Discovering our Commander-in-Eph: Garfield’s Legacy

President Garfield and his sons, one of whom became the namesake of Garfield House, left an indelible mark on the College. Photo courtesy of History.com.
President Garfield and his sons, one of whom became the namesake of Garfield House, left an indelible mark on the College. Photo courtesy of History.com.

For most students at the College today, the name “Garfield” is just the dorm located notoriously far from campus. For a few history and American studies majors, the name might call to mind a couple sentences in one of their textbooks mentioning President Garfield in passing. Though the former U.S. president was not the namesake of the dormitory building in which some 34 students currently live, the average student would be surprised by just how related the two are.

On July 2, 1881, President of the United States James Abram Garfield was assassinated while waiting for a train to visit his alma mater – Williams. At the time, James Garfield, Class of 1856, was accompanied by two of his sons, both of whom matriculated into the College a mere three months later. One of those two sons, Harry Augustus Garfield, Class of 1885, went on to become President of the College, and it is his name Garfield House bears today.

The story of the Garfield family’s relationship with the College begins on a farm on the outskirts of Cleveland, Ohio, where James Garfield was born and raised – fitting for someone who would attend a school whose mascot would later become a farm animal. The last of American presidents to be born in a log cabin, James Garfield was very poor and needed to support himself from a young age. So, during his time studying at a small college in Ohio, he worked various campus jobs, including that of janitor. “Poverty is very inconvenient, but it is a fine spur to activity, and may be made a rich blessing,” James Garfield once said. His thirst for knowledge was not satiated by the Ohio college, so he transferred to Williams – the College’s policy against slavery, one which he wholeheartedly supported, made the decision clear to him.

At the College, James Garfield studied under the tutelage of then-president Mark Hopkins, Class of 1884, whom he greatly admired. “The ideal college is Mark Hopkins on one end of a log and a student on the other,” James Garfield is reported to have said. Hopkins was a professor of moral and intellectual philosophy, but Garfield was also interested in Latin and Greek, all of which were subjects he studied and were included in his $11-per-term tuition.

James Garfield was very intellectual – he was an avid book reader and served as editor for the Williams Quarterly, a literary journal, and as president of the literary society Philologian. However, “no one thought of him as a recluse, or as bookish,” Hopkins wrote. James Garfield was a member of Delta Upsilon, a fraternity housed in the campus house that would be named after his son more than a century later. James Garfield was also described by Hopkins as being “social in his disposition, both giving and inspiring confidence,” and though “not given to athletic sports, he was fond of them,” much like many Ephs today. The U.S. president graduated from the College with honors.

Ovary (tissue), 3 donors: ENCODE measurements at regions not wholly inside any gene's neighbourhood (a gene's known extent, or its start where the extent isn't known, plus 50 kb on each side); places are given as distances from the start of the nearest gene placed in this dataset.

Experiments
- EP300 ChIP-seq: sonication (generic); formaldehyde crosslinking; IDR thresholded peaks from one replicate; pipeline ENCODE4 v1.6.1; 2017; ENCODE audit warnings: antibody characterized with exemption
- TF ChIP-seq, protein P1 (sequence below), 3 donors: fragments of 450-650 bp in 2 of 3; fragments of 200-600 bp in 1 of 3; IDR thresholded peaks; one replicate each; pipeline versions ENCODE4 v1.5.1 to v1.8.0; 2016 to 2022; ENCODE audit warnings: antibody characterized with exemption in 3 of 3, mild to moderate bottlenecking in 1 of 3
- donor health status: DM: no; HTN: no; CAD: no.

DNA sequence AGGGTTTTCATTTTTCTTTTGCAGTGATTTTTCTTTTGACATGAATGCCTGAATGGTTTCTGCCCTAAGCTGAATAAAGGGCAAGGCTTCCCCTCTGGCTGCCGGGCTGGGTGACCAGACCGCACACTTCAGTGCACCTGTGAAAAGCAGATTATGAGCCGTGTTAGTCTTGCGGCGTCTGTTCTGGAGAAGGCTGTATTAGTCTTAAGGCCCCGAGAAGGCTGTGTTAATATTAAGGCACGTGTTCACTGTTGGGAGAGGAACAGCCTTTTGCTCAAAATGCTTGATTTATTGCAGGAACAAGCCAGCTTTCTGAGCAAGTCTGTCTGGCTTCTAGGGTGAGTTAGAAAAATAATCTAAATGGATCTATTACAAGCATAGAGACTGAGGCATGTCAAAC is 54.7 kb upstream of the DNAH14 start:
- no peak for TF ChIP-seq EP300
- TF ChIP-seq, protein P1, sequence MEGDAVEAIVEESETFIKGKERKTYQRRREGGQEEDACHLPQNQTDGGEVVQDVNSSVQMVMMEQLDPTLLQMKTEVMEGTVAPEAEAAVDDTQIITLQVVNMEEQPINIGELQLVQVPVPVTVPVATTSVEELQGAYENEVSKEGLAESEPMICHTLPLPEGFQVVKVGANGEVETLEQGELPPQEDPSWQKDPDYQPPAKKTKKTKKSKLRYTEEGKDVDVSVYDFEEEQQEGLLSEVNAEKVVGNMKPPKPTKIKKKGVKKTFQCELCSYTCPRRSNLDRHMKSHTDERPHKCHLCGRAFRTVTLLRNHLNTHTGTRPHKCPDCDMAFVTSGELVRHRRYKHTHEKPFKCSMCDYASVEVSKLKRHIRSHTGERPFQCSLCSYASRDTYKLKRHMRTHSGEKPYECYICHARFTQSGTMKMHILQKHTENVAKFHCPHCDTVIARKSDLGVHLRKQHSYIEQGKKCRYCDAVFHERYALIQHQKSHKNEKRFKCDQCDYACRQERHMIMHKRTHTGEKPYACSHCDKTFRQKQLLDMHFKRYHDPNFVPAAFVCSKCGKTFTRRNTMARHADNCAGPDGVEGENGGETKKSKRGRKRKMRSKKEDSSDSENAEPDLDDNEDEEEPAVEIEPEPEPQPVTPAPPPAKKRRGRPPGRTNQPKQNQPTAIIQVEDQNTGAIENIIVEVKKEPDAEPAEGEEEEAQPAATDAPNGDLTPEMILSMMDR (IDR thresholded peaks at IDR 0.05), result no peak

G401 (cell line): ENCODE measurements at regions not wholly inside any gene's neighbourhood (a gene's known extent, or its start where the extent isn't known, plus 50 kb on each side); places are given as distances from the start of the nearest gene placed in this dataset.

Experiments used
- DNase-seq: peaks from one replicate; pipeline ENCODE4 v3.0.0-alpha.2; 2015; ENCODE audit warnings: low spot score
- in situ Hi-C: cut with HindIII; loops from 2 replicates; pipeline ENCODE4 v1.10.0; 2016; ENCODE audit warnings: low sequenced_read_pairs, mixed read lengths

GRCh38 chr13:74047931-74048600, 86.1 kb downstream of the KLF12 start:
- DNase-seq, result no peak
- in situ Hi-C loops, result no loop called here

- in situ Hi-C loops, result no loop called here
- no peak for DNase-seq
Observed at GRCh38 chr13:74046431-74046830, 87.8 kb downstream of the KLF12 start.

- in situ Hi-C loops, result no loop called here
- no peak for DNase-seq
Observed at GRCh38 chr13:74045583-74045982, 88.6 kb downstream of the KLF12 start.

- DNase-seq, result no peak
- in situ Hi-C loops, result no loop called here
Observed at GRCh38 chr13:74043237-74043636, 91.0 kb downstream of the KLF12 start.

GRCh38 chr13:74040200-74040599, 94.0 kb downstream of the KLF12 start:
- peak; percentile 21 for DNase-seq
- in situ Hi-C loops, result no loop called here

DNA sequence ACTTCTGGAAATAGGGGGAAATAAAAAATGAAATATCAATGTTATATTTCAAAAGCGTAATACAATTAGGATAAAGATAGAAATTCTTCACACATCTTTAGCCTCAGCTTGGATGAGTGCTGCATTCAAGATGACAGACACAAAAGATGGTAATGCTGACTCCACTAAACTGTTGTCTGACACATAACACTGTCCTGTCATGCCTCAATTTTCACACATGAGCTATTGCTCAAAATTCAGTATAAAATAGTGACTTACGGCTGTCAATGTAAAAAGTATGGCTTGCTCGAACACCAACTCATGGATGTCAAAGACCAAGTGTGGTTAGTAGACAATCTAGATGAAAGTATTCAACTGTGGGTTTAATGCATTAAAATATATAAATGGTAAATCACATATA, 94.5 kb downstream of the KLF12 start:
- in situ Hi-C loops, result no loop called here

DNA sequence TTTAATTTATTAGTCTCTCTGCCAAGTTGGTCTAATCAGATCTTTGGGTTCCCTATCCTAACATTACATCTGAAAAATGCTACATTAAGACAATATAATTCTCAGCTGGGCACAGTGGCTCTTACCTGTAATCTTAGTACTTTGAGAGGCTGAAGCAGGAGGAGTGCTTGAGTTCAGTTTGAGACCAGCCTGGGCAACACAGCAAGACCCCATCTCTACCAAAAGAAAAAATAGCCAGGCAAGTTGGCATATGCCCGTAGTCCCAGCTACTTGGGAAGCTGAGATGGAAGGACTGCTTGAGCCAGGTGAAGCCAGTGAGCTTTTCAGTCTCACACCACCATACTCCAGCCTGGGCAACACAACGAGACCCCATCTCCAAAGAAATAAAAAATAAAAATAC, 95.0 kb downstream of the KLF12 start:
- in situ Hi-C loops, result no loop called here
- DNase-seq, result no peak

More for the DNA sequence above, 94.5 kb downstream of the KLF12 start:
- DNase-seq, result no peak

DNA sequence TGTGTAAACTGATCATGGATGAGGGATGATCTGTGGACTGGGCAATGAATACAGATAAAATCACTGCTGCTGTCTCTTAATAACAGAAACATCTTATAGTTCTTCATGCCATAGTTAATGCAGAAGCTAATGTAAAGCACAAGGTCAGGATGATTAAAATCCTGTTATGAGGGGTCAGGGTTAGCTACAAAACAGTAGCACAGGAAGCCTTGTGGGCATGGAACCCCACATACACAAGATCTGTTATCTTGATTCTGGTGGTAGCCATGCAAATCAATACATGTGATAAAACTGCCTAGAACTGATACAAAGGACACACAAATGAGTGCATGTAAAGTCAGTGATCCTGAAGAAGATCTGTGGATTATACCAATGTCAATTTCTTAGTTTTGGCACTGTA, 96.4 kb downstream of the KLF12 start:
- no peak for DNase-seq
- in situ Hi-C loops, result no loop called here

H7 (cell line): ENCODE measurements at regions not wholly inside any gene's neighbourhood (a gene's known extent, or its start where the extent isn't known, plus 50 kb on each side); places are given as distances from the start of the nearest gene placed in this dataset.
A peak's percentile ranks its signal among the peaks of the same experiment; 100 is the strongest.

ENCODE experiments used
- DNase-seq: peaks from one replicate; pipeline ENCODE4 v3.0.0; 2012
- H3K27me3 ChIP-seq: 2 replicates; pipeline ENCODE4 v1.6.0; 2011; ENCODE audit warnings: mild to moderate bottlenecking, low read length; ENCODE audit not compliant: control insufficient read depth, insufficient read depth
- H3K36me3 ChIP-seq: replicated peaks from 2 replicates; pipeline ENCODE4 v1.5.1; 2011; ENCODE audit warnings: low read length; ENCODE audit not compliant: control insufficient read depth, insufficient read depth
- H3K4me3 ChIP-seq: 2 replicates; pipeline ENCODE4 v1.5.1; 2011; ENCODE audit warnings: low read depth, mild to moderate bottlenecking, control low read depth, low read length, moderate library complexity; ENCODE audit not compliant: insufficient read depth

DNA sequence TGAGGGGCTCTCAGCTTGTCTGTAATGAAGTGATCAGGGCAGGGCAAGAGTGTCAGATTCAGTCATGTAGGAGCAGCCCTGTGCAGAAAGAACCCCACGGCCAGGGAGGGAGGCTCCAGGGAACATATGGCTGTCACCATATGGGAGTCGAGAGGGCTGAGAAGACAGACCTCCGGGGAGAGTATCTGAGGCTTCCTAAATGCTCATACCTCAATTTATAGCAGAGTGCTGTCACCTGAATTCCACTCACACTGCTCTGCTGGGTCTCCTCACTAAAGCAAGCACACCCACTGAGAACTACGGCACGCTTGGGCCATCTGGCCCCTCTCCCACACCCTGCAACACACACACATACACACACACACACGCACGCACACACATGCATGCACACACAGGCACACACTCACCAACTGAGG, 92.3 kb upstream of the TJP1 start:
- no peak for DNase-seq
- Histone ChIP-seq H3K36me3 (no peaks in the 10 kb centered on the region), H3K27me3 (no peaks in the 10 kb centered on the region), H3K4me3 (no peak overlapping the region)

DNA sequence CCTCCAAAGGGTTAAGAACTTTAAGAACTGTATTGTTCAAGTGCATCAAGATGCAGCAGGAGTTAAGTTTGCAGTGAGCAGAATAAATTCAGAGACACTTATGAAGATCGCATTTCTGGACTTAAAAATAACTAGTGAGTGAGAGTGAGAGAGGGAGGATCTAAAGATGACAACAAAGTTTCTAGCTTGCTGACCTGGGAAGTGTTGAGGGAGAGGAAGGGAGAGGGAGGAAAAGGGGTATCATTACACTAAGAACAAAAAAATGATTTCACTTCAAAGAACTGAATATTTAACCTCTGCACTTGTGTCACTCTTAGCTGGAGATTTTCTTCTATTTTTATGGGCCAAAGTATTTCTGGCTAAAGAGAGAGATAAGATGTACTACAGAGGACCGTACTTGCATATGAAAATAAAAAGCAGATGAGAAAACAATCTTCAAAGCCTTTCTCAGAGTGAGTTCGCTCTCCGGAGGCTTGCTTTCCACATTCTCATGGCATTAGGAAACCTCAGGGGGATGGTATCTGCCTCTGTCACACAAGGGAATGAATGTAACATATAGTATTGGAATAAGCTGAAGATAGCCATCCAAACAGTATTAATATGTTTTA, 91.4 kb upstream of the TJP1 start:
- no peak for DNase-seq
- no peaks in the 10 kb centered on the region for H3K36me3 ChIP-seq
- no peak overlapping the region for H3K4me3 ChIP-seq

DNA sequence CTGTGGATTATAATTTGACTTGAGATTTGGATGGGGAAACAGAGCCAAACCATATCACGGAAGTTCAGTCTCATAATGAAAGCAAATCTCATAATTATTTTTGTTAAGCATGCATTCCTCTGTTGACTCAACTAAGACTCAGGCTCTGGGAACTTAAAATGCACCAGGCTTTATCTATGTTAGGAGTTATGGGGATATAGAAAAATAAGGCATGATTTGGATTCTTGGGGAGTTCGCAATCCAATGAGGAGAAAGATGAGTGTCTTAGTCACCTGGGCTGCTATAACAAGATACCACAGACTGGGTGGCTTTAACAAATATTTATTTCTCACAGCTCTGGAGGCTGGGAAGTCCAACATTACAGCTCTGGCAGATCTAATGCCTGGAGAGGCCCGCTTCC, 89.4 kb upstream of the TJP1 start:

Upon graduation, James Garfield became a minister while simultaneously pursuing a career in academia as principal of the Ohioan school he attended prior to Williams, and studied law on the side. Eventually, he began serving as a congressman representing Ohio. A scholar at heart, James Garfield devoted time to educational causes even as congressman. He drafted the bill creating a Department of Education and served on the Board of Trustees of Hampton Institute, a historic black college.

In 1881, James Garfield became the 20th president of the United States. His presidential term only lasted four months, but President Garfield nevertheless managed to strengthen the nation’s navy, reform the post office and appoint black people to high positions in the federal government. Just 200 days after his inauguration, Garfield was shot on the platform of a train station in Washington D.C., expecting to deliver a speech at the Williams Class of 1881 Commencement Ceremony, and then attend his 25-year reunion. Though the bullets didn’t kill James Garfield, infection from their removal ultimately led to his death 80 days after the shooting. Two weeks before he passed away, his sons began their first years at the College.

Harry Garfield would carry on the Garfield legacy and become President of the College. According to the College Archives, “At Williams, Garfield was a member of Alpha Delta Phi, the Philologian Society, Glee Club, church choir and the Athenaeum writing staff. He graduated in 1885 and went on to study law at Columbia Law School, spending his second year at All Soul’s College in Oxford and the Inns Court in London.” As the eighth president of the College, he is best known for founding the Institute of Politics at Williams. “The object of the Institute is to promote the study of international problems and relations with a view to creating a more sympathetic understanding of the ideals and politics of other nations,” Harry Garfield said. Harry Garfield died of natural causes in the Williams Inn in 1942.

Garfield House, infamous for its inconvenient location and 14-to-1 student-to-bathroom ratio, may not properly memorialize the family that contributed so much to the College and the country. But hopefully, the next time you make the trek down South Street you’ll be reminded of the Garfields. Who knows? Maybe you and your child will be the next parent-child presidential duo!

  • Jim Barns ’69

    Highly recommend Destiny of the Empire…. Multilayered history of Garfield’s assassination and the backward medical treatment of his wounds. Fascinating read.
    Garfield was an impressive man and could have been an outstanding President.